Return to Transcripts main page

Anderson Cooper 360 Degrees

Money Meltdown; Rising Rage on the Campaign Trail; Ten Most Wanted Culprits of the Collapse; The Palin Sisterhood; CNN Heroes

Aired October 09, 2008 - 23:00   ET


ANDERSON COOPER, CNN ANCHOR: Tonight we begin with "Breaking News" and it just keeps coming, another blow to the markets, a new shock to the system and boy, what a shock. More evidence that whatever this is that we are going through, it is not through with us yet.
As we speak, Asian markets are sliding and this is what today looked like on Wall Street.


COOPER: Time lapse video, late in the day, the DOW industrials plunging 679 points, nearly 40 percent lower than it was just a year ago to this day, when it hit an all time high; another $900 billion in value gone. General Motors, GM closing below $5 a share and that is the lowest since guess when -- 1950.

President Bush speaking today, expected to speak again tomorrow, scheduled to meet with world finance ministers Saturday. In a moment we'll show you what Obama and McCain are saying but is anyone really listening? Certainly not the markets, not yet, it seems.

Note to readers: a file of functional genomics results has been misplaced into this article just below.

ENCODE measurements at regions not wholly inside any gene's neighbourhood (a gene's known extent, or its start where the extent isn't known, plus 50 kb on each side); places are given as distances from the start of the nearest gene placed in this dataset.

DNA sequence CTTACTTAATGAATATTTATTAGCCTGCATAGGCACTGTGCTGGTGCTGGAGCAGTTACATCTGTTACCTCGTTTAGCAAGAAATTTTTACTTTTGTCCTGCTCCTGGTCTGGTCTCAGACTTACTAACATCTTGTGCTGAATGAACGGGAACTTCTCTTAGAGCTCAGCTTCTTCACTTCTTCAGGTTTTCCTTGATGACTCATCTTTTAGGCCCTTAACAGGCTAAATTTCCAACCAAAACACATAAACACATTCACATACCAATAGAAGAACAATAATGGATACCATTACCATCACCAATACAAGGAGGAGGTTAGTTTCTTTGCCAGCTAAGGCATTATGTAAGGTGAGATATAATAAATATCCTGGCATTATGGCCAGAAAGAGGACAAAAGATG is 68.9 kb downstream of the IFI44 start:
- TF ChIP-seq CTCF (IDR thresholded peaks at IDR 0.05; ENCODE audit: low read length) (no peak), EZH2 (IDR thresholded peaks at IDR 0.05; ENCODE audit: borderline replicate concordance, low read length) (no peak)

Joining with us the "Breaking News" is Ali Velshi. Ali there was this massive sell-off today, DOW closing at 8,579; have we hit the bottom yet?

ALI VELSHI, CNN SENIOR BUSINESS CORRESPONDENT: No, probably not, Anderson. The good news, we might be there.

Let me show how today looked. This is an unprecedented situation. We started out this morning, it was going down. This is actually -- in fact we're looking at a year on the DOW.

Take a look at this. It was 14,000. All right, let's look at today then. We were down below the even line, we've kept on going down, and then it's a pattern we've seen before, Anderson, the last hour of trading, and look at that it goes down to 8,579.

Let's switch back if we can to the picture of the last year. You know what, these stocks are down and your portfolio might look a little like this. Since a year ago the DOW started the -- a year ago today was the highest the DOW had ever been, it was above 14,000. That loss right now, back to more than 35 percent, 39 percent now is where we are. So if you look at your 401(k) and you're down 39 percent, it looks like the rest of the market. Now, Asian markets, as you said, continue their sell-off. And there are a lot of people who say that, that level from maybe 8,000 to 8,500 might be the point that we're looking at the bottom.